HealthDay News — Severe acute respiratory syndrome coronavirus 2 (SARS-CoV-2) infection is associated with an increased risk for preterm birth, according to a study published online July 20 in PLOS ONE.
Noga Fallach, from the Kahn-Sagol-Maccabi Research and Innovation Institute in Tel Aviv, Israel, and colleagues analyzed pregnancy outcomes after SARS-CoV-2 infection by trimester. The analysis included 2,753 women with a singleton pregnancy (February 21, 2020, to July 2, 2021) who were matched to a noninfected pregnant woman by age, last menstruation date, sector, and socioeconomic status.
The researchers found that 17.4 and 48.4 percent of women were infected during the first and third trimesters, respectively. There was no association observed between first and second trimester infections and preterm birth, but third trimester infections, particularly after 34 weeks of gestation, had a greater risk for preterm birth (adjusted odds ratio, 2.76 and 7.10, respectively). The risk for preterm birth was even stronger with symptomatic third-trimester infections (adjusted odds ratio, 4.28). All trimester groups had comparable small-for-gestational-age risk and pregnancy loss incidence.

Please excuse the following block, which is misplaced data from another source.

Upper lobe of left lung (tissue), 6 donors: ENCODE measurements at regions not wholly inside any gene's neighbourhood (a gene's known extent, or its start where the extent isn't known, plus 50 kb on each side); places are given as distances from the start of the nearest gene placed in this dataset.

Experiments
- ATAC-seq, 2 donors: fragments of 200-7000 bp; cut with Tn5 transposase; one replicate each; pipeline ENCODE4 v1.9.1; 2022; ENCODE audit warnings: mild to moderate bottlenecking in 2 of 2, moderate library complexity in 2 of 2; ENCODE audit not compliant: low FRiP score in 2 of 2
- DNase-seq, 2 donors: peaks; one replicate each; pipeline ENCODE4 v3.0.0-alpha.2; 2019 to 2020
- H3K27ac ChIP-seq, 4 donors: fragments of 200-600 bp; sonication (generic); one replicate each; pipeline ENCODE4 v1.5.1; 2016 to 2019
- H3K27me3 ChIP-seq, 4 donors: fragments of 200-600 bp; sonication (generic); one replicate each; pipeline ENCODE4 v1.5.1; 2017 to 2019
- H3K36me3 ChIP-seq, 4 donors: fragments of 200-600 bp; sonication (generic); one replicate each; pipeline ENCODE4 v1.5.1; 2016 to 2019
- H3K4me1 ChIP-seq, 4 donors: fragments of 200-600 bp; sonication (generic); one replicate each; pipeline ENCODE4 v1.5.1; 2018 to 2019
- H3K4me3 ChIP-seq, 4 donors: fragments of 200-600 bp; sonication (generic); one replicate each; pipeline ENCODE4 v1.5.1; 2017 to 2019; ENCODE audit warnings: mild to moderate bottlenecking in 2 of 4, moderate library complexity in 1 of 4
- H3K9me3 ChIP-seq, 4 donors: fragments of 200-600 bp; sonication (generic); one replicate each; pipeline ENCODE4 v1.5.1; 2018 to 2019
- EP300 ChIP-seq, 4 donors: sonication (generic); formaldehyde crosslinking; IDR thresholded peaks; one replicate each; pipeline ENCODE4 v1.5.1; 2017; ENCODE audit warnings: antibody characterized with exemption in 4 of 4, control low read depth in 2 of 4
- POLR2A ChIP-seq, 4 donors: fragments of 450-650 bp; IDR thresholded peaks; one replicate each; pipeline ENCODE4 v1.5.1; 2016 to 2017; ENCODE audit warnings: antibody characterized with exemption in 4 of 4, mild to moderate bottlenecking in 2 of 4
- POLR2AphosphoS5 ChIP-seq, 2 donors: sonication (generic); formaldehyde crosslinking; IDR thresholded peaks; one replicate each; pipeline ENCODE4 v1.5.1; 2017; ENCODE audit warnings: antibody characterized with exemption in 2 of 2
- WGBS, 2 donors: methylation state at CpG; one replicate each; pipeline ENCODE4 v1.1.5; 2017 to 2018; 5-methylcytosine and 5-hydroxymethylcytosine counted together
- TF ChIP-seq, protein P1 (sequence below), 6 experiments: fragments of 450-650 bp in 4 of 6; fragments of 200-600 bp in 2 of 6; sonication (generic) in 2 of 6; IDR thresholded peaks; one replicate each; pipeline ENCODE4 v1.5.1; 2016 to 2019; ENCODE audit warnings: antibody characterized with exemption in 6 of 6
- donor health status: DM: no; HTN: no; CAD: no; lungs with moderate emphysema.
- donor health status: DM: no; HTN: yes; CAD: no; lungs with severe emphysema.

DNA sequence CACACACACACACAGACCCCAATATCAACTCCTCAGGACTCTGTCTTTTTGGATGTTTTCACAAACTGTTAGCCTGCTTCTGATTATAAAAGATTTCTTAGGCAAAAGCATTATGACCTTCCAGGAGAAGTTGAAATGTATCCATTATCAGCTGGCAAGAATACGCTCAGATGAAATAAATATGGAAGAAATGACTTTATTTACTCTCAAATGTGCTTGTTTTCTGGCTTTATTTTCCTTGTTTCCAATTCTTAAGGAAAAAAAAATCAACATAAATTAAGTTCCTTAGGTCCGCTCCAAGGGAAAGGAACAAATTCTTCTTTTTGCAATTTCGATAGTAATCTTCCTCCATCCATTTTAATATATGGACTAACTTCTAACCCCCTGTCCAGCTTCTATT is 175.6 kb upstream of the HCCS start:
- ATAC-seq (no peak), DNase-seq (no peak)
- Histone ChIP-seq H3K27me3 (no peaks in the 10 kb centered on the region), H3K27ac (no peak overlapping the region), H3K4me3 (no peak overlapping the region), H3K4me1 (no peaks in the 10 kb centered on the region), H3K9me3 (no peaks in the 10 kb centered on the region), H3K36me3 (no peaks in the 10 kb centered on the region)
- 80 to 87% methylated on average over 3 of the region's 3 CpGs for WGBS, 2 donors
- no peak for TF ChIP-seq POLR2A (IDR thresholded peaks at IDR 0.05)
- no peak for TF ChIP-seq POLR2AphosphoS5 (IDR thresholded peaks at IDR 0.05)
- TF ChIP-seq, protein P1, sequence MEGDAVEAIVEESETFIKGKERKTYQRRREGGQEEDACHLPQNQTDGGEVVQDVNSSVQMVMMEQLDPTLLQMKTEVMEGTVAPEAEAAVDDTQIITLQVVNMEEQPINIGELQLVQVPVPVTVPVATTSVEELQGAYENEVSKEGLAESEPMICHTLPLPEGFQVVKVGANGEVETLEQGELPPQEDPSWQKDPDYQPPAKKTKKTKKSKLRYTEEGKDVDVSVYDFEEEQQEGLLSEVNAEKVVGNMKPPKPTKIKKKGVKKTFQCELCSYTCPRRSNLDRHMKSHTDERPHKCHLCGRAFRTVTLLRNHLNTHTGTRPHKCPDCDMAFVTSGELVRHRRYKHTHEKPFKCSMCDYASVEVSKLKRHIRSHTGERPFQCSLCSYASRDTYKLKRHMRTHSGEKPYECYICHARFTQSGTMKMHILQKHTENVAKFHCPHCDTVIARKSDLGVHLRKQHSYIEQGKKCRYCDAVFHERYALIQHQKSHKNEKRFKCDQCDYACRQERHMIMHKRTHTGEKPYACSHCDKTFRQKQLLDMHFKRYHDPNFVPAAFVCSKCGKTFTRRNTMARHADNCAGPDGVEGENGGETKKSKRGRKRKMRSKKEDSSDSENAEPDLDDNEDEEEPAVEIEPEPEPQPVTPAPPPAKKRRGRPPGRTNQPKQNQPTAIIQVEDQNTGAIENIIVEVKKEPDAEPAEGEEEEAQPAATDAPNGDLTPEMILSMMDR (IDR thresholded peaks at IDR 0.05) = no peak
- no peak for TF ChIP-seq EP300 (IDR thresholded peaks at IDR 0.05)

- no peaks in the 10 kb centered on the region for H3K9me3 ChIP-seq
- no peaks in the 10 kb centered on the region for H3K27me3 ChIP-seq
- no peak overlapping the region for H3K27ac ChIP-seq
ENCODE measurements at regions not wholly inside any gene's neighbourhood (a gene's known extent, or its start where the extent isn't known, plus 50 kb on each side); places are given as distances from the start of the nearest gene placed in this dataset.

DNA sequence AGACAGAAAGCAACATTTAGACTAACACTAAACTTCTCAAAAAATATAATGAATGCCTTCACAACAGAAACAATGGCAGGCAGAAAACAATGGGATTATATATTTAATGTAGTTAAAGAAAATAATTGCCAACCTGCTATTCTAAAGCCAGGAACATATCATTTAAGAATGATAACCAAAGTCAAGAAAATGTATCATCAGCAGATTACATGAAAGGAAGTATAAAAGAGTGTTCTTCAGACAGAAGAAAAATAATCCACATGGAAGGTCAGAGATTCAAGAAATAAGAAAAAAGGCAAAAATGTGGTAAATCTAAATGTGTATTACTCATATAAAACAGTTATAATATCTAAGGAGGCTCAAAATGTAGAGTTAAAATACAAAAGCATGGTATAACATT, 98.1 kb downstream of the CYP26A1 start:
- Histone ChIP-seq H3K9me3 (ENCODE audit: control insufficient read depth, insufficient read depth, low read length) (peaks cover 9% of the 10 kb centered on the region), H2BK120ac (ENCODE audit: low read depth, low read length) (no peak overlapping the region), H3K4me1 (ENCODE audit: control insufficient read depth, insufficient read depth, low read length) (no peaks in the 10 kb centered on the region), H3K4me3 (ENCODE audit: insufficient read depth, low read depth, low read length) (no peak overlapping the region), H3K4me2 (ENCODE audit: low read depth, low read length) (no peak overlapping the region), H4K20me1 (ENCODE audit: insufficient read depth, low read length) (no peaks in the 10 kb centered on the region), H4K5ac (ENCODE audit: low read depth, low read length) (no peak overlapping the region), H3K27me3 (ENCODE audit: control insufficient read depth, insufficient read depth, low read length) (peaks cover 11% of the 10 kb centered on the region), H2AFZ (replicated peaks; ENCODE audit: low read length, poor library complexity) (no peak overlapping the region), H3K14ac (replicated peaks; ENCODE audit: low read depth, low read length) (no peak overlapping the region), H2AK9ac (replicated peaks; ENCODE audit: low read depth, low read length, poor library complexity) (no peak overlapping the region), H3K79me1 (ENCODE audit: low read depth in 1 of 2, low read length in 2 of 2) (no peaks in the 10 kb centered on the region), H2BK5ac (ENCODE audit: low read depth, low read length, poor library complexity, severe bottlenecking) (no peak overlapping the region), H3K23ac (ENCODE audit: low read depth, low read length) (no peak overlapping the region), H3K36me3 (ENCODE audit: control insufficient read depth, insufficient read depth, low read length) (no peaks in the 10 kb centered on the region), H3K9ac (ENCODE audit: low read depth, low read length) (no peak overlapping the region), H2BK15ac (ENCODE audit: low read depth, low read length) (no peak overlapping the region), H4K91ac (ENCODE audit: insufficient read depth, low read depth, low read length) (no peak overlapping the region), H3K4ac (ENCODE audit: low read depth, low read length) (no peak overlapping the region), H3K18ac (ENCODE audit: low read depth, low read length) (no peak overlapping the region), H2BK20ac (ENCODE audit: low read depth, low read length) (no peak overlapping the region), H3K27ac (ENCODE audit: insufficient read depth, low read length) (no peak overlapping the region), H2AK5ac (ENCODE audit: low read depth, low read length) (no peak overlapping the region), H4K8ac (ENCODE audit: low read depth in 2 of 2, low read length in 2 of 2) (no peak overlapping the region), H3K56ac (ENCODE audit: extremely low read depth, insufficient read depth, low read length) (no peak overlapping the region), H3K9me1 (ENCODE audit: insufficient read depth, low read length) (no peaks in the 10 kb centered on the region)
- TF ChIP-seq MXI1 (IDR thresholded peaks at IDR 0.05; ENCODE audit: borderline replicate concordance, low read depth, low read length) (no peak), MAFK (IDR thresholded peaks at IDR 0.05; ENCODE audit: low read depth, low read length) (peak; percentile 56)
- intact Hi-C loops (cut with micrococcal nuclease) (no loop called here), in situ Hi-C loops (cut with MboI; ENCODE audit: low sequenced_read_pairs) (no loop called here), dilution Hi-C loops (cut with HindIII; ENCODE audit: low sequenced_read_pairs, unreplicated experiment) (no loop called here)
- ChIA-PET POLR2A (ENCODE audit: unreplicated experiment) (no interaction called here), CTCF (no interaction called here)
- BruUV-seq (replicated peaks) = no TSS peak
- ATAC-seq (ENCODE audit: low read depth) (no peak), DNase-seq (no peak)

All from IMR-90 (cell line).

“The results are encouraging and reassuring that COVID-19 infection during pregnancy is not associated with any type of pregnancy loss,” a coauthor said in a statement. “However, it should be remembered that the research group tested the COVID pre-delta variants, and does not refer to the dominant variant today, which is omicron.”